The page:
'Bicyclists are high strung,' I decide, 'like skiers.'

The man's eyes are wild, he looks consumed with joy and adrenaline. "Sometimes we cross against the light," he shouts apologetically.

I'm not sure if he's shouting to be heard over traffic or because he's so excited, but I like that he thinks I have some kind of bicycle law authority. "There are no laws in Idaho," I reply.

He laughs and zips away. Against the red light, just like he'd said.

The bicyclists I encountered early in the morning were the smiley, friendly kind. Afternoon bicyclists are still friendly, but they've got a certain, "Don't mess with me while I've got my spandex on," air to them.

There are no other skaters on the trail but there ought to be. The North Idaho section of the Centennial Trail is awesome. It's smooth and clear of debris. The path rolls through the trees alternating between straight 8% grades and nearly flat meanderings though the woods. Each hill has a nice uphill run out. The trail would be wide enough to accommodate traffic in both directions if there was any.

If I'd had an elasticity to spare in my legs, I would have pushed back a ways and gone again.

Coeur d' Alene is ahead!
Those little illustrated squares mean there's lots to do here if you have the energy left to do it.

Victory! Spokane to Coeur d' Alene in a little over 4 hours.
My arms still function, my legs do not.

Luckily this giant spider will carry me the rest of the way.

No, just kidding. The giant spider had other plans. Luckily I have awesome friends who were willing to drive to another state to pick me up. Thanks guys!

Saturday, July 3, 2010

Red Hot American Summer

90 degrees and 100% humidity. The crowd on the platform shifts and shuffles feet in the half-dark. Faces turn upward expecting fresh air, but get only the thick stagnation of an underground tunnel.

The man on my right keeps jabbing my thigh with his briefcase. I am hot. Tired. Dirty. Soaked with sweat. The ground beneath my aching feet begins to tremble and shake. A subway train comes roaring out from the blackness like an ancient monster, washing the crowd with a hot wind gust that almost hurts as it hits the skin.

We jostle and shove in the most orderly fashion. Filing onto the train while lightly bouncing off each other. No one says, "excuse me" or "sorry."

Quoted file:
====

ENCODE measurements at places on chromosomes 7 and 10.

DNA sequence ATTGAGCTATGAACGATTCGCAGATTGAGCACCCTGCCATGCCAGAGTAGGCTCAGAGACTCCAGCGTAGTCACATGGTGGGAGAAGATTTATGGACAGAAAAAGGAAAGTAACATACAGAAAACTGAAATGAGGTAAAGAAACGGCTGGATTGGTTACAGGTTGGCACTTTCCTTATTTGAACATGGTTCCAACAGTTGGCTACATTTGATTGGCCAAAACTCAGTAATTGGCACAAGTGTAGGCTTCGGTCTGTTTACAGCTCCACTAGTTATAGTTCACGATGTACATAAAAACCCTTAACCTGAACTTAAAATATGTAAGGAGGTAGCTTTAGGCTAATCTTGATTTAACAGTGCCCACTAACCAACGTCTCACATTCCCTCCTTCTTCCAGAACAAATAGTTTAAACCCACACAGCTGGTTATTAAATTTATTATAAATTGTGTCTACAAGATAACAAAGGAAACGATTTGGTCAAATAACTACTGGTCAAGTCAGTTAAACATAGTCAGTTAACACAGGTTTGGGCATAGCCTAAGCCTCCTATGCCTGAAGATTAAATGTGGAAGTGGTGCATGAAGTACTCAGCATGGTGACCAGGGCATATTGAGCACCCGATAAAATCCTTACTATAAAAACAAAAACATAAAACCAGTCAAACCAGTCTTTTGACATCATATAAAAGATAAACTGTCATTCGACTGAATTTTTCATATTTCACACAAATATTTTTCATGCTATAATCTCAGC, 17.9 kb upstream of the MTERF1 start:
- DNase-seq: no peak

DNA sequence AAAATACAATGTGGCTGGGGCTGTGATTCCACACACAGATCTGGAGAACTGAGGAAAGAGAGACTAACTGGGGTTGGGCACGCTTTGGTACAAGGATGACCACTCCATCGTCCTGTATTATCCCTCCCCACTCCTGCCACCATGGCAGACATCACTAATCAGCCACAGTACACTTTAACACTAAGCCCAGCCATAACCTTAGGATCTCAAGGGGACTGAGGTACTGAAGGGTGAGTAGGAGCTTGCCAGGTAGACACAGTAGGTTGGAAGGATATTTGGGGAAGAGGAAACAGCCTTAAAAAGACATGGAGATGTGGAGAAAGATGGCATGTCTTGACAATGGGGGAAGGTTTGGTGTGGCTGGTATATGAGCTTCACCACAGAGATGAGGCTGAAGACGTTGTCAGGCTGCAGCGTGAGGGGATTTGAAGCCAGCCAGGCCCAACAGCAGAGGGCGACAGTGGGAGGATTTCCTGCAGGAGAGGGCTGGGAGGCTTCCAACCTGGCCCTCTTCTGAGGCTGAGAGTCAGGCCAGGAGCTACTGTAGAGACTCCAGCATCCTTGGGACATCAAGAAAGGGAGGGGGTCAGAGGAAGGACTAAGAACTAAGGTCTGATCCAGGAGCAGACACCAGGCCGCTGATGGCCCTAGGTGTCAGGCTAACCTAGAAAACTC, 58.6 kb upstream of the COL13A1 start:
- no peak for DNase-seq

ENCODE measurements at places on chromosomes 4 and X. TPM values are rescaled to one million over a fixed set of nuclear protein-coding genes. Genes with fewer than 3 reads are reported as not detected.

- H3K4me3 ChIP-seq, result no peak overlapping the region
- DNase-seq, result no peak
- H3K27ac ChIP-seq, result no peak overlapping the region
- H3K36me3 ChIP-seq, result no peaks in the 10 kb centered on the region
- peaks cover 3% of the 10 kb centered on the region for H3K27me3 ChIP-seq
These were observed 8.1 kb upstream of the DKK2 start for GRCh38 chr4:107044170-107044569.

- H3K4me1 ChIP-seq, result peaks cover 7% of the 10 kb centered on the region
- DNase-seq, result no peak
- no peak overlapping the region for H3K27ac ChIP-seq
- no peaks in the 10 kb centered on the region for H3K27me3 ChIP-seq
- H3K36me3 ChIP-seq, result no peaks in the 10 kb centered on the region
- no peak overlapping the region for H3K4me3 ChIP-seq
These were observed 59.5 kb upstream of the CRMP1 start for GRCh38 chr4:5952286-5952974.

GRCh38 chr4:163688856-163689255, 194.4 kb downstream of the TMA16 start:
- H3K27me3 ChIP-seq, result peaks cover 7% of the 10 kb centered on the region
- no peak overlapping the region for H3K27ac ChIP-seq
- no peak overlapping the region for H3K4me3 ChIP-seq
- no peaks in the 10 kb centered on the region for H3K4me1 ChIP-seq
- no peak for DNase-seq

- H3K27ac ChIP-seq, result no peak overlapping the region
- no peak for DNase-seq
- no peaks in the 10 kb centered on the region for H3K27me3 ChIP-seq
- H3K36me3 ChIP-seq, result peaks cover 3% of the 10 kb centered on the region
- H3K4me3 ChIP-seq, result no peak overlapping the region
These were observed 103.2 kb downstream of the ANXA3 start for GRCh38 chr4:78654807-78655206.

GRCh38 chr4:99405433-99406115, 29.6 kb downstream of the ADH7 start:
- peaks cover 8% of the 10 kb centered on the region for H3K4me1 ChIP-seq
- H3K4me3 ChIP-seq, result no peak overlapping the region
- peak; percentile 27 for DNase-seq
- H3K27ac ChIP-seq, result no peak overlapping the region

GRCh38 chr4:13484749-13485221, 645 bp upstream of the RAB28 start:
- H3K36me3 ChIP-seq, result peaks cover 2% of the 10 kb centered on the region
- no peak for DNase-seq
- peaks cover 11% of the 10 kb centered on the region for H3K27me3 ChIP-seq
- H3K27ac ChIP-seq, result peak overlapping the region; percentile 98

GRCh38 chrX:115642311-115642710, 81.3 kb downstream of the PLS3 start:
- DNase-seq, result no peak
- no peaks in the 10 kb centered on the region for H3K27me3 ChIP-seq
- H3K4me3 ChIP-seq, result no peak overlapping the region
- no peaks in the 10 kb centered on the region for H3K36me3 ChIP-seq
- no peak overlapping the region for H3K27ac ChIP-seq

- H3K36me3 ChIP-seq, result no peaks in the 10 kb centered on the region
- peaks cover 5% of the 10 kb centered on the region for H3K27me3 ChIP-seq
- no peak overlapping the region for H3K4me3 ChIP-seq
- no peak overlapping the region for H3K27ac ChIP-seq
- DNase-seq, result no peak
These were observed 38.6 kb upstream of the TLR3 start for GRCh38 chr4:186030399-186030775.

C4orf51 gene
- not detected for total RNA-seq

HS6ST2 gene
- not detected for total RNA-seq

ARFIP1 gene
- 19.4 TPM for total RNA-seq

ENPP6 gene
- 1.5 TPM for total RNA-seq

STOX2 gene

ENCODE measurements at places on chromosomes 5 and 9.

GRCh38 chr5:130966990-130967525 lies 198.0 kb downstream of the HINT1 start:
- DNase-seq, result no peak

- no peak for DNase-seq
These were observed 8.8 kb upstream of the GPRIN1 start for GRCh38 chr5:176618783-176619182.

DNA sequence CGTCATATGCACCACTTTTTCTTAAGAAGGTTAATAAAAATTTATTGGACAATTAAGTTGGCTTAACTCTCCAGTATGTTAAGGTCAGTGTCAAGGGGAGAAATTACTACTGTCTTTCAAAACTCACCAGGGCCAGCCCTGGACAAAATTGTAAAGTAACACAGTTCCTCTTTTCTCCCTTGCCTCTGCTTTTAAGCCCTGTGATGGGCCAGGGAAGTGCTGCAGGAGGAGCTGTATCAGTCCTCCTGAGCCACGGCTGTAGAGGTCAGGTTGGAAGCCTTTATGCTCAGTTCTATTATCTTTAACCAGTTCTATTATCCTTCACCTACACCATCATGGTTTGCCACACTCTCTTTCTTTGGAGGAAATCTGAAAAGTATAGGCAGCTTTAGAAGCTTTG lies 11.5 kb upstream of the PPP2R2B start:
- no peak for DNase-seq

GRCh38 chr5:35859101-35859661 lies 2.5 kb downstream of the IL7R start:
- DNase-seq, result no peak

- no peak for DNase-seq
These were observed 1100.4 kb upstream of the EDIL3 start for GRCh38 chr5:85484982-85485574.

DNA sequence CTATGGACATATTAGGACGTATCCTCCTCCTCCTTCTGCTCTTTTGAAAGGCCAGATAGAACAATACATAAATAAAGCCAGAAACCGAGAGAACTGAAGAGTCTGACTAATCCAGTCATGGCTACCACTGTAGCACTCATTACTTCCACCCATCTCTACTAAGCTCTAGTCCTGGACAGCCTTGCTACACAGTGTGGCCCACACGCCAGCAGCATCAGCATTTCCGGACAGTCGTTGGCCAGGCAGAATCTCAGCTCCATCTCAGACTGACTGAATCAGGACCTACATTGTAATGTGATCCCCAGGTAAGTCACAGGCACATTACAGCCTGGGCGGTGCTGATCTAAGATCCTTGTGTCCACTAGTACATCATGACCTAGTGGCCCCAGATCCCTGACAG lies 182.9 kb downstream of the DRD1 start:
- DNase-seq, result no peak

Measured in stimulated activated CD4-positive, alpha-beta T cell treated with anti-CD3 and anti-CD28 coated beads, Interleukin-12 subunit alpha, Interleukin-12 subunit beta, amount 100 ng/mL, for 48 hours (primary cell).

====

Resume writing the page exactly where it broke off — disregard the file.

Air conditioning. My skin goes clammy and cold. Instantly, I miss the heat.

The train barrels down a track strewn with water bottles, dropped children's text books and trash bags filled with God only knows. All around me are four-mile-an-hour people hurtling along at 50 while the cars above inch along at half-speed.

I emerge across town, an entirely new place than I was mere moments before. A sneeze tickles my nose in the glaring sunlight and the sound of a thousand foreign voices mixed with taxi traffic assaults my ears.

The heat, the noise, the smells, the masses of people. The incredible vibrancy of a living, breathing city.

This is good.

New York City in the Summer is everything I could have hoped. We land in suffocatingly humid Newark, NJ on Father's Day. After a celebratory fist-pumping, we hop a train to NYC and haul our luggage up the steps of Penn Station with the 500,000 others who pass through it each day.

Our hotel, the NYMA, is located in K-town, New York's Korean business district. It's all I can do to get out of there each day without stopping for kimchi.

Kimchi in NYC = Awesome ... Kimchi anywhere, all the time = Also Awesome

Hotel NYMA
It's spacious, but kinda messy. Oh wait...I guess I did that.

It's now 8:30 pm. Infamous time-wasters that we are, Mom and I drop our baggage at the hotel and run over to the Empire State Building to watch the sunset. Afterward, we wander Times Square and explore our new home for the week.

Sunset from the Empire State Building

Times Square

That was Sunday, here's a little bit of Monday

Battery Park
It's got a splash pad for the kids and a hustling acrobatic troop that collects money in big black pillowcases. Family friendly.

The Statue of Liberty
Just a quick boat ride from Battery Park, and a chance to catch up on the latest gossip in the 4th grade. Did you know that Shania only likes Ms. Brown's Social Studies class because Ms. Brown is pregnant and is never there? I know it.

Ellis Island
This is how all of Ellis Island looked before it was turned into a National Park and fixed up. The island was actually up for sale to anyone with the funds. As many as 100 million Americans are descended from someone who passed through the doors of this building. It didn't occur to anyone that it might be something worth saving. I'm glad they didn't knock it down and build a luxury hotel.

An arching wall monument on the city-side of the island lists the names of those who were recorded passing though.
Shehans with two E's. Just not the same.

South Seaport
It was closing up shop by the time we got there, but we did get a chance to see human foosball. No photos, sadly.